BLM Releases Draft EIS on Proposed Withdrawal in Crucial Sage-Grouse Habitat


Bureau of Land Management

Media Contact:

Michelle Barret

WASHINGTON, D.C. – As part of its continuing efforts to conserve habitat vital to healthy populations of the Greater Sage-Grouse in the West, the Bureau of Land Management (BLM) today announced the draft proposal to withdraw a subset of lands that are sage-grouse strongholds from future mining claims.  

Based on public comments received during the scoping period over the last year, the draft Environmental Impact Statement (EIS) analyzes five alternatives, ranging from no action to the withdrawal of approximately 10 million acres of federal locatable minerals in certain areas that are particularly crucial to the Greater Sage-Grouse in six states: Idaho, Montana, Nevada, Oregon, Utah, and Wyoming. 

The announcement, which will be published in the Federal Register tomorrow, opens a 90-day public comment period that will end March 30, 2017.  The BLM will also host eight public meetings throughout the West in February to gather input on the proposal and alternatives to the proposal.

“We appreciate the input we’ve received from states, tribes, and other important stakeholders to help develop this draft analysis of the proposed mineral withdrawal,” said Kristin Bail, BLM assistant director for resources and planning. “We look forward to working closely with the public in the coming months as we finalize a proposal to protect important Greater Sage-Grouse habitat from potential future disturbance resulting from mining claims.”

Secretary of the Interior Sally Jewell first announced the proposed withdrawal in September, 2015, as part of the unprecedented, landscape-scale effort that began with BLM’s and its state and federal partners’ successful efforts to prevent the Greater Sage-Grouse from being listed under the Endangered Species Act.

To develop the proposal and its alternatives, the BLM held public meetings in November 2015 in the six states to gather information and comments about whether to withdraw these areas from the location of new mining claims for up to 20 years.  The BLM also incorporated a mineral resource assessment prepared by the U.S. Geological Survey to help develop a reasonably foreseeable development scenario for the draft EIS.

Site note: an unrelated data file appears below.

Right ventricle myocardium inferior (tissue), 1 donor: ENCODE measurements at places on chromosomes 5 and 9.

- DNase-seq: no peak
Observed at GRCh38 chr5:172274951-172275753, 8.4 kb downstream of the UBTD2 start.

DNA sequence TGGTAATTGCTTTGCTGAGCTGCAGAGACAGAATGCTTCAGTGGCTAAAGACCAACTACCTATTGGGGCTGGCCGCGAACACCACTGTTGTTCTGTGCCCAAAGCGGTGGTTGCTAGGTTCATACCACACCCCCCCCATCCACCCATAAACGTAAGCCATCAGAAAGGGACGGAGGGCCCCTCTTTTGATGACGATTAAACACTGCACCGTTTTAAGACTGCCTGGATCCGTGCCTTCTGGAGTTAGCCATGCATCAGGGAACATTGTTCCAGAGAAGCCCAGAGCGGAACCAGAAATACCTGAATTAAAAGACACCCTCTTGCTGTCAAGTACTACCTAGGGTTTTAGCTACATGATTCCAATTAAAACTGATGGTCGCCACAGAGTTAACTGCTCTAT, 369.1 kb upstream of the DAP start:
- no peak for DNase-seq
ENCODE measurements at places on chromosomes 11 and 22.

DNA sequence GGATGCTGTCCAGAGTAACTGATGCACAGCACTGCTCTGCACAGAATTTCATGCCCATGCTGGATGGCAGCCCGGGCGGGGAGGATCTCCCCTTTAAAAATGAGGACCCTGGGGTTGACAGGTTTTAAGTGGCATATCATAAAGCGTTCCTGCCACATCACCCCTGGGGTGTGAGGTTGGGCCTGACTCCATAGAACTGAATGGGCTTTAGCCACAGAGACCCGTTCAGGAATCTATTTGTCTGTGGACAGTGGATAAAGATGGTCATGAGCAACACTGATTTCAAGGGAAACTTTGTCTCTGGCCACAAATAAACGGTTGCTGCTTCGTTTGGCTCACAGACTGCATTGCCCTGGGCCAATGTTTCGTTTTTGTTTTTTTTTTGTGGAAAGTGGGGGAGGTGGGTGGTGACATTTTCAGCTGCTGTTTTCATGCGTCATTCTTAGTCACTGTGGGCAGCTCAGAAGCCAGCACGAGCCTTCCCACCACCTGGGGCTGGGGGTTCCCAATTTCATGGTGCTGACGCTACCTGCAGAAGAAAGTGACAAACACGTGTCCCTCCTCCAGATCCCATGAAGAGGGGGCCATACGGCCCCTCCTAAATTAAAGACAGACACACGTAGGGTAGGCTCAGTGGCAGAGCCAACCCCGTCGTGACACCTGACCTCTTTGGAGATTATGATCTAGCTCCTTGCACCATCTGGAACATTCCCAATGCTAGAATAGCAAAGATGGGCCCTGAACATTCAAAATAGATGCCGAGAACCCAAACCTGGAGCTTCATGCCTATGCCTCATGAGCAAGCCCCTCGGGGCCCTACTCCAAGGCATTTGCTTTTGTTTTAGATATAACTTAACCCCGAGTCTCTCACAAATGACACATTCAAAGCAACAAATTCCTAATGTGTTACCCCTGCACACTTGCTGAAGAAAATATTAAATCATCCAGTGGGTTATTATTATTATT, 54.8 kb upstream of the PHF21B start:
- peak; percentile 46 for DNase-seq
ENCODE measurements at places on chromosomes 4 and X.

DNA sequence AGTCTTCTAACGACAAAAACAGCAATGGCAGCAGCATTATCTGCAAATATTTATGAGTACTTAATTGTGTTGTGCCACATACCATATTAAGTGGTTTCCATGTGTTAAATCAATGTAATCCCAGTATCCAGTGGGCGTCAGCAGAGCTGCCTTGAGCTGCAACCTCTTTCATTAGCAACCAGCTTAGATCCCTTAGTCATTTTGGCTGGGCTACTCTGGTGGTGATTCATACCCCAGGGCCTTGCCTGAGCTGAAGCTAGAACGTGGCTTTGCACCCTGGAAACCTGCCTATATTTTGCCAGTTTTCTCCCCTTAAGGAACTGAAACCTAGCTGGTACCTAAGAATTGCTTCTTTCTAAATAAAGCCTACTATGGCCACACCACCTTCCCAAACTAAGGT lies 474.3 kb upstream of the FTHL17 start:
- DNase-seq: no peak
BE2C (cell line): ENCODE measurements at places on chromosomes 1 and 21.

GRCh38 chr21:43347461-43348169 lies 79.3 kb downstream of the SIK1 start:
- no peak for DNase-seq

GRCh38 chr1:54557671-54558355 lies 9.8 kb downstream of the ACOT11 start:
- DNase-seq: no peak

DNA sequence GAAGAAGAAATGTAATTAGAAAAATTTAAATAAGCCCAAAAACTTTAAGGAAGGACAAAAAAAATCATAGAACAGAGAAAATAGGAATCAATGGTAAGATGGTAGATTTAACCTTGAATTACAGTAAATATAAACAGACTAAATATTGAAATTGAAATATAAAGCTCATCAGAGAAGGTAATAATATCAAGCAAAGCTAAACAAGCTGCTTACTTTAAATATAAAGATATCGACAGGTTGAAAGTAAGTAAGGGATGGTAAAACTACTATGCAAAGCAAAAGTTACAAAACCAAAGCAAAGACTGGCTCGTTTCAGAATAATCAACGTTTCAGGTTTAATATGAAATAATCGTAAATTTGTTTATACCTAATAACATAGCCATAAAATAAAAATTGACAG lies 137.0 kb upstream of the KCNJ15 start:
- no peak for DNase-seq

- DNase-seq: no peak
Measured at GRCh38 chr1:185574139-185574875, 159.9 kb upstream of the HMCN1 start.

In addition to releasing the draft EIS today, the agency published a Notice of Amended Proposed Withdrawal that would add about 388,000 acres to the approximately 10 million acres that are already temporarily segregated under the mining laws until Sept. 24, 2017.  These lands represent a proposal by the State of Nevada that areas adjacent to SFAs that contain high value habitat and identified Greater Sage-Grouse populations should be withdrawn, instead of high mineral development potential areas in the SFAs.  The draft EIS includes an alternative that evaluates the environmental consequences of this substitution.  

Neither the segregation, nor any subsequent withdrawal, would prohibit ongoing or future mining exploration or extraction operations on valid pre-existing claims.  

At one time, the Greater Sage-Grouse population likely numbered in the millions, but is estimated to have dwindled to 200,000 to 500,000 individuals range-wide. Sagebrush, the Greater Sage-Grouse’s primary habitat, also supports more than 350 other animal and plant species in the Western United States. 

A fact sheet, draft EIS and Notice of Amended Proposed Withdrawal, dates and times for public meetings and a map of the proposed withdrawals are available here.  You can comment by  mailing written comments to Mark Mackiewicz, Bureau of Land Management (BLM) WO, C/O Price Field Office, 125 South 600 West, Price, Utah  84501 or by submitting electronically to  

The BLM manages more than 245 million acres of public land located primarily in 12 western states, including Alaska, on behalf of the American people. The BLM also administers 700 million acres of sub-surface mineral estate throughout the nation. Our mission is to sustain the health, diversity, and productivity of America’s public lands for the use and enjoyment of present and future generations.